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Education

Oklahoma legislature will consider a new system for authorizing charter schools

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Emily Wendler / StateImpact Oklahoma
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John Rex Charter School in downtown Oklahoma City, Okla. is one of 37 brick and mortar charter school districts in the state.

Every Oklahoma charter school could soon have a new authorizer if a bill before the Oklahoma legislature this session becomes law.

A measure introduced by the chairman of Oklahoma’s Senate Education Committee would overhaul the way charter schools are overseen in the state.

Senate Bill 1621, authored by Sen. Adam Pugh, R-Edmond, would create a brand new Statewide Charter School Board and make it the sole authorizer of charter schools.

Currently, Oklahoma charter schools are authorized by a wide variety of institutions like public school districts, Native American tribes, and colleges and universities. Oklahoma’s Statewide Virtual Charter School Board and the Oklahoma State Board of Education oversee a handful under specific circumstances.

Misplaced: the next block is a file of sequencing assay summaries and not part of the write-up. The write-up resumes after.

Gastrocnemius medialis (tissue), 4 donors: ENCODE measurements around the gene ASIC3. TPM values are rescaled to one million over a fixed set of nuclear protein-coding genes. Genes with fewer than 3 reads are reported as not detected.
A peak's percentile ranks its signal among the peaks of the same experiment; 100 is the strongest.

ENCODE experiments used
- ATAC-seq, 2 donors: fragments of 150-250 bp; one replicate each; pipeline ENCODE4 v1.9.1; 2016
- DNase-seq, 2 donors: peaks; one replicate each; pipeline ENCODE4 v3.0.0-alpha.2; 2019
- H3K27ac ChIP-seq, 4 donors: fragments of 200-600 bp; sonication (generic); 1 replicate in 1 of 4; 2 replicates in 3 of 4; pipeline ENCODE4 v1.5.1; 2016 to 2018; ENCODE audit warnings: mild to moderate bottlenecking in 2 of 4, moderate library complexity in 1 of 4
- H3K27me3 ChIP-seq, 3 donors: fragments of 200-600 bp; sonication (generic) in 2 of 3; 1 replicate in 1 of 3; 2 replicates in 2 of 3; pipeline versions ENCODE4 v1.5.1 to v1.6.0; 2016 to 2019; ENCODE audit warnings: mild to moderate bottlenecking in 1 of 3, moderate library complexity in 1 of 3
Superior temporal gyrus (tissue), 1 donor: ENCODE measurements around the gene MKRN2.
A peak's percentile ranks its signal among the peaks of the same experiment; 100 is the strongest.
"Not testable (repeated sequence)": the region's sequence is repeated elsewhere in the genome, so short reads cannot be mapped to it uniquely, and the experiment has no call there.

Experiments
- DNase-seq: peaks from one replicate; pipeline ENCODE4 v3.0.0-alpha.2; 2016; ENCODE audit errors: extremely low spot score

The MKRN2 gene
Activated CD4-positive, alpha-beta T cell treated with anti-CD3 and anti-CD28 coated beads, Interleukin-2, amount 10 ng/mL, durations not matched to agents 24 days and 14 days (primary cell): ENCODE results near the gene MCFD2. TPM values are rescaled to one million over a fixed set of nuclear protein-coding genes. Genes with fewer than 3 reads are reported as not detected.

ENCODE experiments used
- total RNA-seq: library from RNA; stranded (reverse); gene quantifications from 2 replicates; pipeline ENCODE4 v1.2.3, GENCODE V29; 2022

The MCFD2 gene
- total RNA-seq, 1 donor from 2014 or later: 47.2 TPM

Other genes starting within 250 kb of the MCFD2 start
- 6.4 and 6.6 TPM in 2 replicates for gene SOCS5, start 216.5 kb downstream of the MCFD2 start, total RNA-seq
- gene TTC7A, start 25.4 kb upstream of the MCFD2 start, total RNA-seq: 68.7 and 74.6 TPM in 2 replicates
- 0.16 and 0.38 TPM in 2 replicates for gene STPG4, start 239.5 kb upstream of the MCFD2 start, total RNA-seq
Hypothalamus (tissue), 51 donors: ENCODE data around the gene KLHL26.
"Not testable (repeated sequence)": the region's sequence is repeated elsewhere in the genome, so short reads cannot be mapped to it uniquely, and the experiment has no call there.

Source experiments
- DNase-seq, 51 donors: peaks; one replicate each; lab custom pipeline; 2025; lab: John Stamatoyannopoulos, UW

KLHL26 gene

Pugh did not respond to messages from StateImpact seeking comment about the bill.

The only other state with a system that features a single statewide authorizer is Mississippi, according to the National Association of Charter School Authorizers.

The move would take several charter schools off of the plate of Oklahoma’s State Board of Education, which currently oversee a handful of schools whose charter contracts were rejected by other authorizers and subsequently authorized upon appeal.

It would also end the Statewide Virtual Charter School Board, which has faced a number of controversies surrounding how it handled its duties as authorizer of Epic Virtual Charter Schools over the years.

There are currently 37 brick and mortar and seven statewide virtual charter school districts in the state, enrolling 59,755 students. That’s compared to more than 500 traditional school districts with roughly 640,000 students.

Under the bill, all of the charter contracts would be taken over by the newly created state board in July 2023. The board would have eight members, three appointed by the governor, two by the Senate Pro Tem, two by the Speaker of the House and finally the Superintendent for Public Instruction as a non-voting member.

The measure will be considered after the legislature convenes Feb. 7.

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